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Under the latest Government plans to limit the air pollution near homes and schools, the motorway speed limit in some areas could be cut to 60mph.
It was announced this week by the Highways Agency that it is planning to reduce the limit on a 32-mile stretch of the M1 to help prevent the pollution levels from rising further and causing damage to the health of nearby residents.
The new proposals are part of the UK’s attempt to meet with European Union targets for cleaner air and it is now up to officials to consider whether to expand the speed restriction to other areas of the country such as the M3 in Surrey and 13 other stretches of motorway.
Motoring organisations have reacted badly to the new plans, accusing the Government of trying to reduce the national speed limit “by the back door”. Britain already has some of the lowest national speed limits in Europe ahead of 24 other countries including Germany where there is no speed restriction at all on autobahns.
Robert Goodwill, the roads minister, has insisted that the 60mph limits will be “temporary”.
“Any speed restrictions to improve air quality would only ever [be] considered as part of road improvement work and would not be appropriate for the vast majority of projects started this Parliament,” he said.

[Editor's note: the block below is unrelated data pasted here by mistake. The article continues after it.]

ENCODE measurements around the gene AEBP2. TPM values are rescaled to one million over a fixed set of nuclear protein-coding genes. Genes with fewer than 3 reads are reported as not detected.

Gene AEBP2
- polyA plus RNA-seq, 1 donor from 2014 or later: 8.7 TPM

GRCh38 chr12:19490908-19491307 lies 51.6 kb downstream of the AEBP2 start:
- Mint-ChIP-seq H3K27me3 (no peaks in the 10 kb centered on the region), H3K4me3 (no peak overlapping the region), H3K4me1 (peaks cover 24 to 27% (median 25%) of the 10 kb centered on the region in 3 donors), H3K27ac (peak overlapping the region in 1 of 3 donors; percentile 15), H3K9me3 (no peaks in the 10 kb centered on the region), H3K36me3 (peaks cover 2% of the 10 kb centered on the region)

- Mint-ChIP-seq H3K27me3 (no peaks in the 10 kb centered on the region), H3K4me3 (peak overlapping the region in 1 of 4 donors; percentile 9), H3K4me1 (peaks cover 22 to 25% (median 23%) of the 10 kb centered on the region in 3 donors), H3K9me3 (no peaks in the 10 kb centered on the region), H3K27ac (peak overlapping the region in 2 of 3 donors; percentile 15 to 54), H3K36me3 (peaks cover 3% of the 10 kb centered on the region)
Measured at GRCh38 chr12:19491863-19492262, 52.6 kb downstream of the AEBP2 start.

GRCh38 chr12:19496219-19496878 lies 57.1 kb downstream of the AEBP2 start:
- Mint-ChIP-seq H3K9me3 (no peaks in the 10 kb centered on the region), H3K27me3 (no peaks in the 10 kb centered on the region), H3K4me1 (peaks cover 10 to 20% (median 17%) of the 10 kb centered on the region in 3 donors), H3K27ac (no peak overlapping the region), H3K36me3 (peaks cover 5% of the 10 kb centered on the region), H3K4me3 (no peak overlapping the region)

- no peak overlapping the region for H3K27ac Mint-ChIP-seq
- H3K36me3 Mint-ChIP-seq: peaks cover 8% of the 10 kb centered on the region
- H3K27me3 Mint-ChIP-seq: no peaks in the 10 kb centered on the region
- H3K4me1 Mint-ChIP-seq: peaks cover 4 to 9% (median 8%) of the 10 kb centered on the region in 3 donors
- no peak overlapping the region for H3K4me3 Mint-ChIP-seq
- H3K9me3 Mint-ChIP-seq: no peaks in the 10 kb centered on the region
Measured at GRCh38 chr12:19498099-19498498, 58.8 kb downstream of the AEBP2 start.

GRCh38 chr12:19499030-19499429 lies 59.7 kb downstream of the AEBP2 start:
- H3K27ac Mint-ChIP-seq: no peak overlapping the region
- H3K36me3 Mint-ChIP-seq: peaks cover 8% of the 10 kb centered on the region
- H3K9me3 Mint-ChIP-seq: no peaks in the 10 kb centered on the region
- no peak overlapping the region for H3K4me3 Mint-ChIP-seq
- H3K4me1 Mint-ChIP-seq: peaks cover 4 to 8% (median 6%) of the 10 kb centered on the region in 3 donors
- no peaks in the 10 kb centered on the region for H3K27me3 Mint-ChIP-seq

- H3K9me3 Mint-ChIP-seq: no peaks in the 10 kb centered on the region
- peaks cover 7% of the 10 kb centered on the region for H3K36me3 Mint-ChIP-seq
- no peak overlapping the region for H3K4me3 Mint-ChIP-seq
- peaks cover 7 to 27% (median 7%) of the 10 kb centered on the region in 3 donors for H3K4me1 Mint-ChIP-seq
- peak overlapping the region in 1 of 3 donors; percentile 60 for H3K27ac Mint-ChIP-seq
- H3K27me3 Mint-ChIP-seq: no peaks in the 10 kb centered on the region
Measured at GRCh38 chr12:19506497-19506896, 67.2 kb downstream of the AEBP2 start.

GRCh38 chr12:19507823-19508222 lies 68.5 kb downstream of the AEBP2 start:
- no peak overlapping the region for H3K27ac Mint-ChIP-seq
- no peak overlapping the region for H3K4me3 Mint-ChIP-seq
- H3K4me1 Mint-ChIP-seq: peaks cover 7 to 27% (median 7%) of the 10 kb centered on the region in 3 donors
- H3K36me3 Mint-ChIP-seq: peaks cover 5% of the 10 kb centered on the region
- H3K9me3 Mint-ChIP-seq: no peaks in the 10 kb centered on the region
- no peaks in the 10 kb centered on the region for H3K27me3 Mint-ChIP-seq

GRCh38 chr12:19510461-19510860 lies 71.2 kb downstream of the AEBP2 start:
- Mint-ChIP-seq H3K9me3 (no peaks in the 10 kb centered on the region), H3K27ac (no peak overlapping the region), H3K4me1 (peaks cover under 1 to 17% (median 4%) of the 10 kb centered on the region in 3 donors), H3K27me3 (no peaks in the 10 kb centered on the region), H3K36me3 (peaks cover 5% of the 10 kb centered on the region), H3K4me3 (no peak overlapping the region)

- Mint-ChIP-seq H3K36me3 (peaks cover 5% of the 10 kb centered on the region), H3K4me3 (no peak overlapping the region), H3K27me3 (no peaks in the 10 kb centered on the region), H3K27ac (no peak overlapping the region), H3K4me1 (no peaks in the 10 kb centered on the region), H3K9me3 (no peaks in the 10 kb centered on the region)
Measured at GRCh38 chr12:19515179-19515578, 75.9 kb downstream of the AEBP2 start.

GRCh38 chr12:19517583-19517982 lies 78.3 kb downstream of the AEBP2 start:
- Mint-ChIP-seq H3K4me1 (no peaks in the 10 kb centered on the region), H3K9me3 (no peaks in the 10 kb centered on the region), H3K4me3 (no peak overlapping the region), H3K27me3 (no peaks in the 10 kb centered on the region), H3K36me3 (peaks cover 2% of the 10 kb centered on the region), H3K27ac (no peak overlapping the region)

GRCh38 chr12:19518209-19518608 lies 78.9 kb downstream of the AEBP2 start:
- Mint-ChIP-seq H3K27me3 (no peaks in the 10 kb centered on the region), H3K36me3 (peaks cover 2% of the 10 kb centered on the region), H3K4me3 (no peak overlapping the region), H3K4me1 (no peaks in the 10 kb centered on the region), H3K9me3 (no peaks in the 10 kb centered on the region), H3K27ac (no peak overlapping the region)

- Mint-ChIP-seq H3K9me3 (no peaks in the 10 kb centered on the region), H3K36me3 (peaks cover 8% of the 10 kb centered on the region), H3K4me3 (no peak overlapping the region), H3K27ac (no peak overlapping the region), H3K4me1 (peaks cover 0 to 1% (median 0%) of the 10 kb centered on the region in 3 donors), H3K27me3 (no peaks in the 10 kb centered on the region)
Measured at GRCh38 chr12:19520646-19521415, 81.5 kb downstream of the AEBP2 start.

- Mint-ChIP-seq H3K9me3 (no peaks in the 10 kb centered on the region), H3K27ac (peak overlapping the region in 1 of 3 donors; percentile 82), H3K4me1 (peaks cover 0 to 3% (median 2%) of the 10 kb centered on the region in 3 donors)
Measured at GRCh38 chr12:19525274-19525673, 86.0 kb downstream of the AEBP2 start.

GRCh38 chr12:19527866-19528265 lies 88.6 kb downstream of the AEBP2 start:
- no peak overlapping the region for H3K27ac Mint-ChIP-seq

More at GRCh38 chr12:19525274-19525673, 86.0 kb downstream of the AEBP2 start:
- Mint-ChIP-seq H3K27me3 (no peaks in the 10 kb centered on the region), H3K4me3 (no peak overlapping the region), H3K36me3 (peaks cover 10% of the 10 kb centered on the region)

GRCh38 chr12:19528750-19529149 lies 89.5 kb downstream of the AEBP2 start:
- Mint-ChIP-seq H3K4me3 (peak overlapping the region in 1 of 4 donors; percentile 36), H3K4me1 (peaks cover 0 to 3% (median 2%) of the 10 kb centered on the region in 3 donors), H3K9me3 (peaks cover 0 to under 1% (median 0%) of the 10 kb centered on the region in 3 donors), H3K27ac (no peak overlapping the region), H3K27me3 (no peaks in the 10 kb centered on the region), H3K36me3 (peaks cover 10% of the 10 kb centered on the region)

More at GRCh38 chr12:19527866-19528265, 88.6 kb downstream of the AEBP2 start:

“We are funding significant improvements to the road network. We need to ensure that as we invest we are alive to instances where there could be a negative effect on air quality.
Edmund King, the AA’s president, said: “Having to go to 60mph will be incredibly hard to enforce and a lot of drivers will think it is unjust.
“It is not just the emissions from cars that are causing the problems, it is the emissions from trucks, but it is the cars which will now have to slow down. Motorists are being penalised.”
Plans for the 60mph speed limit on the M1 will be between junction 28 near Matlock, Derbyshire to Junction 35A near Rotherham, South Yorkshire and the limit will be put in place between 7am to 7pm, seven days a week from 2015.
The M1 is currently one of the new ‘smart’ motorways where the hard shoulder is permanently opened to traffic to help ease congestion. But officials are concerned that the additional traffic will have “an adverse impact on air quality”.
From 2015 the agency will assess pollution levels for 13 similar schemes, including stretches of the M1, M3, M5, M6, M20, M23, M27 and M62.